Was recently listening to the journalists on Slate's Political Gabfest pondering why union density is so much higher amongst public sector workers than the private sector. None of them mentioned the most important difference: It's harder for a government to get away with running a terror campaign against the union. There's more oversight and accountability to restrain public sector management from threatening workers for union activity, implying benefits to keeping out the union or danger with it, holding captive audience meetings against the union, or just firing union leaders. Only some of these tactics are even illegal. And bosses get away with those all the time. (Check out this reportfrom Human Rights Watch, or this one from Prof. Kate Bronfenbrenner). Consultants get very wealthy guiding companies on how to run fear campaigns against employees trying to organize. It's a lot harder for the TSA to cut anti-union consultants a check than it is for Wal-Mart. When it comes to organizing, the fundamental difference between public sector and private sector workers is that public sector workers have a better chance at organizing free from fear. So lots and lots of public sector workers do.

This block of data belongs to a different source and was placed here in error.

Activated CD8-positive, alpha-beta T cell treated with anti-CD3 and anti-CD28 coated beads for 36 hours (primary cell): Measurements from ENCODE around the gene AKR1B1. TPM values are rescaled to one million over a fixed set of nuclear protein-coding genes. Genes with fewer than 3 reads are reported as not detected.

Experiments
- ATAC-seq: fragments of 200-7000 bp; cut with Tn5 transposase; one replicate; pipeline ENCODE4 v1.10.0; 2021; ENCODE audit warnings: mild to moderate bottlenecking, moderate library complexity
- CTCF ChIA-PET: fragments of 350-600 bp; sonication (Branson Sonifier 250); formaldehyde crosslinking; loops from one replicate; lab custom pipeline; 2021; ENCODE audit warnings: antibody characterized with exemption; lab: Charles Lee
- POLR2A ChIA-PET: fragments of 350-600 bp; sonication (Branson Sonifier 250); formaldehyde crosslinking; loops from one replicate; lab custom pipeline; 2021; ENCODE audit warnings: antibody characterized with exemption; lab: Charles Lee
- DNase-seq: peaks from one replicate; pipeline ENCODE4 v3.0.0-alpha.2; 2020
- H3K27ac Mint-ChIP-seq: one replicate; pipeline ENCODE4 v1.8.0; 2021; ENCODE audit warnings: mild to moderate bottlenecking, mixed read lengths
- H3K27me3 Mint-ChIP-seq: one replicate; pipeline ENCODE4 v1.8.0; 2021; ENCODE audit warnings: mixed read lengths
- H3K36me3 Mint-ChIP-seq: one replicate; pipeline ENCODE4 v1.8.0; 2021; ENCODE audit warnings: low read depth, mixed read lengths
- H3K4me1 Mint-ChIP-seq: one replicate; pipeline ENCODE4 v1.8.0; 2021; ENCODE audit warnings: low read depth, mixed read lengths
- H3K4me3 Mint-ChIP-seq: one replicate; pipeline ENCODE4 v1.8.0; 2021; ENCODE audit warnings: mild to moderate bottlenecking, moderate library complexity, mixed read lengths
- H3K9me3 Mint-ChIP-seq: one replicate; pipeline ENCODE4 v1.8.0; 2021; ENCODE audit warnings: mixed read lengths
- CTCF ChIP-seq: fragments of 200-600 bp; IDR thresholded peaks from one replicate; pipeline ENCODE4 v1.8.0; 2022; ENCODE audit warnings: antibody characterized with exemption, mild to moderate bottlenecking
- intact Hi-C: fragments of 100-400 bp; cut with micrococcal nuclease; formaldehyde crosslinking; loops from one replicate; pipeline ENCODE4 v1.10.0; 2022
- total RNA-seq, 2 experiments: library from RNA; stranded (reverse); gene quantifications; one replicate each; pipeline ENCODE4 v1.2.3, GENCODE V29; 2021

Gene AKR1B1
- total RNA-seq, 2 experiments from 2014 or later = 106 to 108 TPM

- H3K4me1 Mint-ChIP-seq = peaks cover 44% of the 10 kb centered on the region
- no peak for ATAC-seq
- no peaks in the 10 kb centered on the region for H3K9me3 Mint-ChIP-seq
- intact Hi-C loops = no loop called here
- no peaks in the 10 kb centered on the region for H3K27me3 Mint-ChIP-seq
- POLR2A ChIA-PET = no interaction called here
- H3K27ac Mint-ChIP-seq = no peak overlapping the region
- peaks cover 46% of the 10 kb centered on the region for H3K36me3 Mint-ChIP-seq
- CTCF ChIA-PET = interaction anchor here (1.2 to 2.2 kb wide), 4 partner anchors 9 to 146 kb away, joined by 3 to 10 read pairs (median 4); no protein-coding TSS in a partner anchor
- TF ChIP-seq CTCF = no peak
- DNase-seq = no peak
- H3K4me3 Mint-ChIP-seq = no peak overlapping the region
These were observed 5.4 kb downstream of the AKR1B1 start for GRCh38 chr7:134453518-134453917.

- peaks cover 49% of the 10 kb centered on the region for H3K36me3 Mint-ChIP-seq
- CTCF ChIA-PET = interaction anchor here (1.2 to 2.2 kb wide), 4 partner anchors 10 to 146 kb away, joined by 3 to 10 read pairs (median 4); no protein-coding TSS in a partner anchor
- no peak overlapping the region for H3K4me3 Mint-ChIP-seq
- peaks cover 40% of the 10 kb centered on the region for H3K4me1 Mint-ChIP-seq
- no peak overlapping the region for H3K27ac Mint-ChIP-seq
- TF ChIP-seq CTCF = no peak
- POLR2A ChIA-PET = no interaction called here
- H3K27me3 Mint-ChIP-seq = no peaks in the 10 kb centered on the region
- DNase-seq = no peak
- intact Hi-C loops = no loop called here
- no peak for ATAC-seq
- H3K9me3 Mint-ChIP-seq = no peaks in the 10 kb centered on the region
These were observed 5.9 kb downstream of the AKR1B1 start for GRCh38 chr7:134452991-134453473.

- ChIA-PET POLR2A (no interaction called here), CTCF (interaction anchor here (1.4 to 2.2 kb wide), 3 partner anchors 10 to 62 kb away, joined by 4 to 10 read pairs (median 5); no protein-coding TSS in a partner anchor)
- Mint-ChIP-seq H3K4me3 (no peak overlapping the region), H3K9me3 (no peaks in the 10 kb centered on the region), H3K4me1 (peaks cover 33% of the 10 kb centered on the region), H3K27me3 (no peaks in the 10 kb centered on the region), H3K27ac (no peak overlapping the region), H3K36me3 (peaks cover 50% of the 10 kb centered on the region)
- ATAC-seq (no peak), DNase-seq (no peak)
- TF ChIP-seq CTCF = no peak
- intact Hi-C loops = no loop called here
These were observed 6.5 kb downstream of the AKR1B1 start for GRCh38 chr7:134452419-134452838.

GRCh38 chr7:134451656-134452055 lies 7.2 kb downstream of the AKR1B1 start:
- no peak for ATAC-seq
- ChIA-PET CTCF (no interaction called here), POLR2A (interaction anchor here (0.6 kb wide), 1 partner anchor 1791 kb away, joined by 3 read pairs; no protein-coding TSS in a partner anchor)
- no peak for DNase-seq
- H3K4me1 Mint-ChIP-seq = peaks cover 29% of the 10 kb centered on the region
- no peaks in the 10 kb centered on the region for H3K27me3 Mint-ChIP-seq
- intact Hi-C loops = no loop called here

Right-wingers' desire to crush workers' freedom to organize and bargain collectively, whether public sector or private, is old news. But the zeal with which newly elected right-wing politicians are going after public employees is based in a sense of opportunity - one that comes not just from high unemployment or the media's deficit hysteria or GOP electoral gains but from the continuing decline in private sector union density. Republicans are emboldened to go after public sector workers organizing rights because so few private sector workers are organized.

(Resentment towards public sector workers can take on a gendered angle as well, as in some European countries where the public sector is significantly more female than the private sector, giving politicians an easy subtext to wield against public workers.)

If more private sector workers had the right to bargain for pensions, affordable healthcare, and a living wage, conservatives would see less purchase in high-profile fights to shred their rights and benefits for the janitors, firefighters, and teachers who work for us.